≡ Menu

Intro to Grunt with Install, Configure and Build Javascript Projects

Grunt LogoWhat is Grunt?

Grunt is a command line task runner; i.e a build tool.

Grunt is supposed to be used with node.js installation. It is built on top of node. Grunt is available as a package at npm repository.

Two Purpose of Grunt

The major purpose of Grunt is automation. The following are two main reasons to use Grunt:

1. Build Projects

Execution of all the build tasks in single command for javascript projects. When you are working on a Java project, you might use Ant for build.

When you are working on a project which is javascript centered, you may need to get hint from the javascript files to ensure the coding standards are met, or may need to concatenate it, or minify it, or uglify it.

If it is a user interface development project, then you may need to get hints from the css files, concatenate it, split it, minify it or may need to convert SASS files to css and lot more.

All the tasks mentioned above is to be done before each build. In this case, we can use grunt as build tool, which can be configured to carry on all these build tasks in a single command.

2. Automate Tasks

Running repeated tasks automatically on file inundation/modification. Again the tasks mentioned above may have to be done repeatedly on development environment after each inundation or modification of the file you are working on.

Here you can use grunt to take care of this automatically in the background as soon as file is updated and saved.

Install and Configure Grunt

1. Install Node.js

First, we will need to have Node.js installed on the system.

Download Node.js from here, and do the standard installation.

From the above link you will find setup files for all operating systems. When you install Node.js, you’ll also get npm along with it.

2. Install grunt-cli

From the command line, execute the following to install Grunt CLI:

npm install -g grunt-cli

The above command will globally install the grunt command line interface from npm repository.

3. Setup NPM Project

Now get into your project folder, and setup a npm project with all required packages, while getting the configuration from package.json file.

Initiate a npm project by following command:

npm init

The above command will create a package.json file in your local folder. It will ask you for some basic identifiers to be set in the json file.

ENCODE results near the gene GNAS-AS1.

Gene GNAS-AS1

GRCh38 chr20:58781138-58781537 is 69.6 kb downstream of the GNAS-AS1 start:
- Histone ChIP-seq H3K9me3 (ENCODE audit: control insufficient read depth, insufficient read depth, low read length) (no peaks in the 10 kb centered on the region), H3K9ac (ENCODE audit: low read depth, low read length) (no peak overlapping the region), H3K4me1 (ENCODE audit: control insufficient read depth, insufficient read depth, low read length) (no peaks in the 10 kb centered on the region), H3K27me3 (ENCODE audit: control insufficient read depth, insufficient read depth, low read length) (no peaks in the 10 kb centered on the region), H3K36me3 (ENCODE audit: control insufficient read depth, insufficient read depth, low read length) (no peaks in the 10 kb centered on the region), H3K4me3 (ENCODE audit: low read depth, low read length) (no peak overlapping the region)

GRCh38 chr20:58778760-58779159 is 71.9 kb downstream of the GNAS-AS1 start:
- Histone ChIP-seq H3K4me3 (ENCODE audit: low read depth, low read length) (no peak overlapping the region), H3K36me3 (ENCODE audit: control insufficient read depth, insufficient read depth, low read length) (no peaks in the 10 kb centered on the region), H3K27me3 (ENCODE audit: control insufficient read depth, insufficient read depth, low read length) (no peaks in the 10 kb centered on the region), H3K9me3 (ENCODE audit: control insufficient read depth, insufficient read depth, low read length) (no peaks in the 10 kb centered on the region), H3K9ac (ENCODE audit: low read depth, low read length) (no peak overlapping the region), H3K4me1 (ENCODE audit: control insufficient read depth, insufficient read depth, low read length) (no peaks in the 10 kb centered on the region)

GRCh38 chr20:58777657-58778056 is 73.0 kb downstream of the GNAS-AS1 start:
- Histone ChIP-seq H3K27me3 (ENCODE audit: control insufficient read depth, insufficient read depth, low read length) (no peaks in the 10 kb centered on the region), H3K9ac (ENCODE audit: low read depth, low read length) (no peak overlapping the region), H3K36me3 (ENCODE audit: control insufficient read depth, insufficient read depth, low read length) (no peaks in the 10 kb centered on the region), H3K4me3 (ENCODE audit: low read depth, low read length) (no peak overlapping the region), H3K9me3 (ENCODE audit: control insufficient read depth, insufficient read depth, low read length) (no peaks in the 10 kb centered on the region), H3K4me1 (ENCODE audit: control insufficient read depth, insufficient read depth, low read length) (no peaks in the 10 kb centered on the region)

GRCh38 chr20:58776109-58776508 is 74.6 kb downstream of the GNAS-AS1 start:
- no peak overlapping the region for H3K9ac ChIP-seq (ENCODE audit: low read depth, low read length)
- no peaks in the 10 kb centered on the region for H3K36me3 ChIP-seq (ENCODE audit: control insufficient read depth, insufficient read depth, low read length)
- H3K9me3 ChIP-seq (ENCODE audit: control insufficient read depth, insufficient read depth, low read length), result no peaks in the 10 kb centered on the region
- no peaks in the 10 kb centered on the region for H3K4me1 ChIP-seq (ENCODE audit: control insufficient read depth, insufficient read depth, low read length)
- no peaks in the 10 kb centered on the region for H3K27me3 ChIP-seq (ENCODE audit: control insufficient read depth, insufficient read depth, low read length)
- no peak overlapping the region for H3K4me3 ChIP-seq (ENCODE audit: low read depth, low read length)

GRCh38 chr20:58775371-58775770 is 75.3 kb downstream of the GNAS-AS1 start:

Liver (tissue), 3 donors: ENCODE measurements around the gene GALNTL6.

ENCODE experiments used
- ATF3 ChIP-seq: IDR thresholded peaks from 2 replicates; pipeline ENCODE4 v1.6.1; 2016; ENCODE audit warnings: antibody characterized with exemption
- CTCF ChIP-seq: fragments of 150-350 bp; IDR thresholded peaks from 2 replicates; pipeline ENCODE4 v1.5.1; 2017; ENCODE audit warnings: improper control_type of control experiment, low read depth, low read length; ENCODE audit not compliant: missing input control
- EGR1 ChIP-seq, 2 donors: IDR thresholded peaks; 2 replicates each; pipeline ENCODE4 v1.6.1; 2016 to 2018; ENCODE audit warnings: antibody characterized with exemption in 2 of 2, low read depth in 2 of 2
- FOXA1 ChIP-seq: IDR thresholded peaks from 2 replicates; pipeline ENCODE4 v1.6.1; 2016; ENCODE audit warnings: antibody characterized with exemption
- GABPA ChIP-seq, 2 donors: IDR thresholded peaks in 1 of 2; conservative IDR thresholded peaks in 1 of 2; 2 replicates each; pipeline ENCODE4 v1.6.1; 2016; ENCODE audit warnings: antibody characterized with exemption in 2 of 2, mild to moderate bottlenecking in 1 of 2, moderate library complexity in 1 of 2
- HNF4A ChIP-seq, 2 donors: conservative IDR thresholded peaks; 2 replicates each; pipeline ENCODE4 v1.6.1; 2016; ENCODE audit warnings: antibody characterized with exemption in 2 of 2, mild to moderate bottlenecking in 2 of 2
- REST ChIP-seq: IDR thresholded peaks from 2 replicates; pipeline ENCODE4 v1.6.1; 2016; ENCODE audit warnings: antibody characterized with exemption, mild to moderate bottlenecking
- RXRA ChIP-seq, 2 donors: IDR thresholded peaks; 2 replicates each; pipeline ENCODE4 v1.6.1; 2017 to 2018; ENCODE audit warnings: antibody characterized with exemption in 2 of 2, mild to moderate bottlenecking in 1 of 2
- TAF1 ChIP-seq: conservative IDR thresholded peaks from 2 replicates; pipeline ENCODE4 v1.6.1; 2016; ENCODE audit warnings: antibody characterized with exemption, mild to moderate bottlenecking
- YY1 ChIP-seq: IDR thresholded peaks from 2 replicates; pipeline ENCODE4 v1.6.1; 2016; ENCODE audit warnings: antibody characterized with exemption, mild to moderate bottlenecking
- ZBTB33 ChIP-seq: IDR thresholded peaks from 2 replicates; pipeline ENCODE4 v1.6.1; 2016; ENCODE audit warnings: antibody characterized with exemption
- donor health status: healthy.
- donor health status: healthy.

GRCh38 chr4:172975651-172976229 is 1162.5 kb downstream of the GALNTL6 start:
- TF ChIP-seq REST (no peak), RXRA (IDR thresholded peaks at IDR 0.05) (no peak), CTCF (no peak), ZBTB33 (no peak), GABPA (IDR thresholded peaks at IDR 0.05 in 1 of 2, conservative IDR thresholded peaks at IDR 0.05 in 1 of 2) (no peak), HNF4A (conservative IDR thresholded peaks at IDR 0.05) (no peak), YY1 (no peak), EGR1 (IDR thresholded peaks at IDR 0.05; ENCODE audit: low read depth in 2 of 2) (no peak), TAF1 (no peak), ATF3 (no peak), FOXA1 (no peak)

You can open the “package.json” file and see the initial json created there. You can also edit the entries in that file or remove unwanted ones.

4. Add Packages

Open the “package.json” file and add the packages you need to install with the key “devDependencies” in the json. It will be look something like the following:

  "name": "Some name as set by you", 
  "version": "0.3.14",
  "description":"Some description given by you",
  "author":"Your name",
  "license":"As given by you"

In the above json, now add a new key-value pair as shown below.

The values associated with the key “devDependencies” is the packages which you want to install. Keeping the package name with ‘~’ as prefix ensures that in upcoming steps while installing these packages by npm, the latest version of the package will be installed. Here we are going to use only one package for css minification for an example demonstration.

  "name": "Some name as set by you", 
  "version": "0.3.14",
  "description":"Some description given by you",
  "author":"Your name",
  "license":"As given by you",
  "devDependencies": {
  	 "grunt": "~0.4.2",

5. Install grunt-contrib-cssmin

Execute the following command:

npm install

You will see the log similar as below after running the above command from which indicates what all packages have been installed.

 npm WARN package.json SomeName@0.3.14 No repository field.
 npm WARN package.json SomeName@0.3.14 No README data
 grunt@0.4.5 node_modules\grunt
 +-- dateformat@1.0.2-1.2.3
 +-- which@1.0.5
 +-- eventemitter2@0.4.14
 +-- getobject@0.1.0
 +-- colors@0.6.2
 +-- grunt-legacy-util@0.2.0
 +-- hooker@0.2.3
 +-- rimraf@2.2.8
 +-- async@0.1.22
 +-- exit@0.1.2
 +-- lodash@0.9.2
 +-- coffee-script@1.3.3